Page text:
Signature Management is Complex
Companies often want to impose corporate branding and a common style to the email signatures applied by email clients to outbound messages. Managing signatures and making sure that the right signature is applied can be complicated, which is why so many companies like CodeTwo Software, Crossware, and Exclaimer develop and sell email signature management software.
The difficulties of dealing with Outlook for Windows signatures is described in a post explaining how to build and apply a HTML signature with PowerShell. Updating the system registry is often complicated and Outlook doesn’t make it easy. By comparison, updating the signatures used by OWA with PowerShell is more straightforward.
Roaming Signatures for Outlook Click to Run
One of the reasons why Outlook signatures cause management challenges is the need to update signatures on individual PCs. Microsoft is about to make things easier by introducing roaming signatures for Outlook. In other words, you can create a signature on a PC and that signature will be available on any PC you sign into. For now, the feature won’t work for Outlook for Mac and OWA will continue to use its own signatures, but you couldn’t rule out a plan that would see the same roaming signatures being used across all Outlook clients.
To make this arrangement work, the signature information is stored in Exchange Online user mailboxes and retrieved by the click-to-run version of Outlook (part of the Microsoft 365 enterprise desktop apps). In other words, the feature isn’t available on-premises because Exchange Server doesn’t store signatures in its mailboxes. Outlook 2016 and Outlook 2019 will continue to use the system registry to store signature settings (the RTF files containing the signatures are in the file system).
Signatures that aren’t associated with an Office 365 account won’t roam because they can’t be matched with an Exchange Online mailbox. These signatures, which might belong to people who use Outlook with non-Exchange servers, remain in place and available.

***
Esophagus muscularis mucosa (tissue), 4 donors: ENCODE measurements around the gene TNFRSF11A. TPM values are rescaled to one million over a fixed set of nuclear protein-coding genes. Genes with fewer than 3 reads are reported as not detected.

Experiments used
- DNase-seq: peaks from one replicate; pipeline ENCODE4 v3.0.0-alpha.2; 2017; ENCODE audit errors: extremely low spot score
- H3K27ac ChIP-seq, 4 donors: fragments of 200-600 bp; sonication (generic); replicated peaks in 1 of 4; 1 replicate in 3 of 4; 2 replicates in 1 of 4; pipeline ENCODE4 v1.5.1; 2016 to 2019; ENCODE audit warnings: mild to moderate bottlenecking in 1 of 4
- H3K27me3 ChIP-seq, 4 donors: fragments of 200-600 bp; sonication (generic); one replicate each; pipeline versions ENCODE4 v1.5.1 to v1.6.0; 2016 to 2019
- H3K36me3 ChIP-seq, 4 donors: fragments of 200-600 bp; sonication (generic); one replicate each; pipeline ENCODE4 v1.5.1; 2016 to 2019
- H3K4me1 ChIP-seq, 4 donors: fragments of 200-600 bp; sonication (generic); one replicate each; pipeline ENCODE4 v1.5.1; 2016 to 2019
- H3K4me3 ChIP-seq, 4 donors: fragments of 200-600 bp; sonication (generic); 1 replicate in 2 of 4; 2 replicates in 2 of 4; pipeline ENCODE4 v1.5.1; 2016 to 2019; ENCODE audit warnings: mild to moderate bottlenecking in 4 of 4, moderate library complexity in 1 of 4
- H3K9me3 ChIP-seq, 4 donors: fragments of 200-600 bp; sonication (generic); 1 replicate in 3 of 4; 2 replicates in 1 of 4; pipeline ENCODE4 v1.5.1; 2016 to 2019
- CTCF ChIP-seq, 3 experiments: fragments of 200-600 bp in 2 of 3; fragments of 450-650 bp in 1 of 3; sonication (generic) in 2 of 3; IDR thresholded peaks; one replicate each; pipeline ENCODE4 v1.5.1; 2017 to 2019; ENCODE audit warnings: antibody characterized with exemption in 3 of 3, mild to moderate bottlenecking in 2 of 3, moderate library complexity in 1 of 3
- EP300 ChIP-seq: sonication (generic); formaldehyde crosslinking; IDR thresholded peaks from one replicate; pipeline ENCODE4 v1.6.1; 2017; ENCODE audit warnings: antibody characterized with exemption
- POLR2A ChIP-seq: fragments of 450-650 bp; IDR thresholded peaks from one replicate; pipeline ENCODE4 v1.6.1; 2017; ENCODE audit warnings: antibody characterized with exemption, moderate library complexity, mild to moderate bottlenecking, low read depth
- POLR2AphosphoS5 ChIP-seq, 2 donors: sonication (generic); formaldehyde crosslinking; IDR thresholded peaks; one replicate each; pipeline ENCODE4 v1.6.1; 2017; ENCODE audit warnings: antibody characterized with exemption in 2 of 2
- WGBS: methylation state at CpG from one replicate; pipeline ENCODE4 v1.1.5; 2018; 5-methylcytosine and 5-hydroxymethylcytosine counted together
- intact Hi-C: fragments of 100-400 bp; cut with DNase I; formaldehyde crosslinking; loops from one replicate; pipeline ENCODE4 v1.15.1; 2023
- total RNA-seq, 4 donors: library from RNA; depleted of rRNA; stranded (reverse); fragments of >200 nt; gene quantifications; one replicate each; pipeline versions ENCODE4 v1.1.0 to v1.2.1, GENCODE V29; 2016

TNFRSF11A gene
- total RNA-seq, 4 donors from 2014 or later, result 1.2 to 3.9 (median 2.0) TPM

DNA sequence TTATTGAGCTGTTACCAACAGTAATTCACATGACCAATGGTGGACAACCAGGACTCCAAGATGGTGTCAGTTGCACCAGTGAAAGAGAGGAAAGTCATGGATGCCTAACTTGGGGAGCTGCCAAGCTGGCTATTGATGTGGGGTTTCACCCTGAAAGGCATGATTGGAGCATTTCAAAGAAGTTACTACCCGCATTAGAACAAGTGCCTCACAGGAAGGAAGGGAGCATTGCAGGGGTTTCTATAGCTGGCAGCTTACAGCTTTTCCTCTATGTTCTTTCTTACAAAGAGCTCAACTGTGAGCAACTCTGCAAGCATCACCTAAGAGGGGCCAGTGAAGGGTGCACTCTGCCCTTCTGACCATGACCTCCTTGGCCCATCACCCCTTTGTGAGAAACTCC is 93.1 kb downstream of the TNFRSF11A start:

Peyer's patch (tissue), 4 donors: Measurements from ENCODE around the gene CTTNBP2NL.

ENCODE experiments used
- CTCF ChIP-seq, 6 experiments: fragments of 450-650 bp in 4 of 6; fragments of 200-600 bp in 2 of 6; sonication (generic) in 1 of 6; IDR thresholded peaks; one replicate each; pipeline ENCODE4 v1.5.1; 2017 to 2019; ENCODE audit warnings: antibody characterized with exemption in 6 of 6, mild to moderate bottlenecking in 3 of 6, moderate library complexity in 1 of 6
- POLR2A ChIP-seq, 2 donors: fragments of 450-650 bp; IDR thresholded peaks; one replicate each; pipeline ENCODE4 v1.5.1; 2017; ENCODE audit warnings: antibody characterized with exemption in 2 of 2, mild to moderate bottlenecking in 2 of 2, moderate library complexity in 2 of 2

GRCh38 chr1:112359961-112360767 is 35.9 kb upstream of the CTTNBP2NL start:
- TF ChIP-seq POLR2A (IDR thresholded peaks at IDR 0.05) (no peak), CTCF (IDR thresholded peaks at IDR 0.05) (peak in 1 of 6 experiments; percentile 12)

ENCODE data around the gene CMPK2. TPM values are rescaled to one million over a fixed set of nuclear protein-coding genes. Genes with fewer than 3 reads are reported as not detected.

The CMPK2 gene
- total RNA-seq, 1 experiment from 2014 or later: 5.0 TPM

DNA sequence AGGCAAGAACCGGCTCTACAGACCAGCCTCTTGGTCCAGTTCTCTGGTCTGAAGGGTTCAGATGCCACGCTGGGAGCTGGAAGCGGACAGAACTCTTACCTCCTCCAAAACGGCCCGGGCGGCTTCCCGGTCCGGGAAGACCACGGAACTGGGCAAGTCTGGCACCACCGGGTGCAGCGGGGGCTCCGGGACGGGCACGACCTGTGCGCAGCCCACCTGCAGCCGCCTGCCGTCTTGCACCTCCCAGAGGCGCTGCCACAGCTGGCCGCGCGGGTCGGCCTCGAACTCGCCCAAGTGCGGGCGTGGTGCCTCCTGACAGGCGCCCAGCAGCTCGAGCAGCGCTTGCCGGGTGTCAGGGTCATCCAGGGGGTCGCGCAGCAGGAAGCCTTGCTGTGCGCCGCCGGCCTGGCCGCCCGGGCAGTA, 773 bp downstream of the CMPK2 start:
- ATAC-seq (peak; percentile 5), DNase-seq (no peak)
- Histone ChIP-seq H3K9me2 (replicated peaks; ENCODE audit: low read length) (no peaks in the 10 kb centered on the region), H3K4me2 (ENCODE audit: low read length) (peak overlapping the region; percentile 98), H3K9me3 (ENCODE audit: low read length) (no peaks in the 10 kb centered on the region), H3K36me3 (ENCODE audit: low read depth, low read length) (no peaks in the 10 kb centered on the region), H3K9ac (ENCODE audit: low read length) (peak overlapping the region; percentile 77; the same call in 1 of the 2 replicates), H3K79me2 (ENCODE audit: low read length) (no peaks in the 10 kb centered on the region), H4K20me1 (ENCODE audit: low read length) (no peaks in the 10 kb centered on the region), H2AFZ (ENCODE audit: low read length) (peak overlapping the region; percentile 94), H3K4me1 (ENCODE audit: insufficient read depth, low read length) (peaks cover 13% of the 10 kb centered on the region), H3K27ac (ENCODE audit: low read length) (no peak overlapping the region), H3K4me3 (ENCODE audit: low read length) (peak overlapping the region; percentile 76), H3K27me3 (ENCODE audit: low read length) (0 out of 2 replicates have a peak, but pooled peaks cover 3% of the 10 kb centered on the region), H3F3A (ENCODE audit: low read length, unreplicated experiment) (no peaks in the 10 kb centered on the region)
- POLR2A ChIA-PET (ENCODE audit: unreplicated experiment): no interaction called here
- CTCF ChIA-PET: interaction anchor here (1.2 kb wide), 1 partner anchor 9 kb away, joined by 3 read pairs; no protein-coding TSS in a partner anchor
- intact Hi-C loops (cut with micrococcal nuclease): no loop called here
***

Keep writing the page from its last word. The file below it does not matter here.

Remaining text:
Synchronizing Signatures to Exchange Online
According to Microsoft 365 roadmap item 60371, Microsoft expects that roaming signatures will be available in June 2020. If all goes well, the June 2020 update for Outlook (monthly channel) will be the first version to support roaming signatures. After you install the update, Outlook will read existing signature information from the system registry and write it into the mailbox. The current setup of signature information in the system registry and signature files on disk remains to support offline working. Outlook on other PCs will pick up the updated signature the next time the user signs in.
Microsoft says that third-party add-ins will have to disable roaming signatures to continue to work. In the future, Microsoft expects to deliver an API to allow add-ins to work with roaming signatures.
Outlook doesn’t block users from updating signatures through its Options (Figure 1). Subsequent changes to the signature made in Outlook will be synchronized with Exchange Online. Each time Outlook starts, the client checks if the signature in the mailbox is newer than its copy and downloads the information if needed.
Disabling Roaming Signatures
It’s possible that an organization doesn’t want Outlook to use roaming signatures. In this scenario, you can disable the feature by updating this DWORD value in the registry:
Set the value to 1 to disable roaming signatures. If the value doesn’t exist or is set to 0, Outlook uses roaming signatures. Microsoft views the registry value as a holding measure until they do the work to allow third-party add-ins to interact more gracefully with roaming signatures. When that API is delivered, you can expect Microsoft to deprecate this setting.
Roaming signatures is a welcome update that people have wanted for a very long time. I doubt that the advent of the feature will affect the ISV market for email signature management products because the process of making sure that the right signature is used by the right person is more complicated than copying signatures between PCs. Corporate branding matters!
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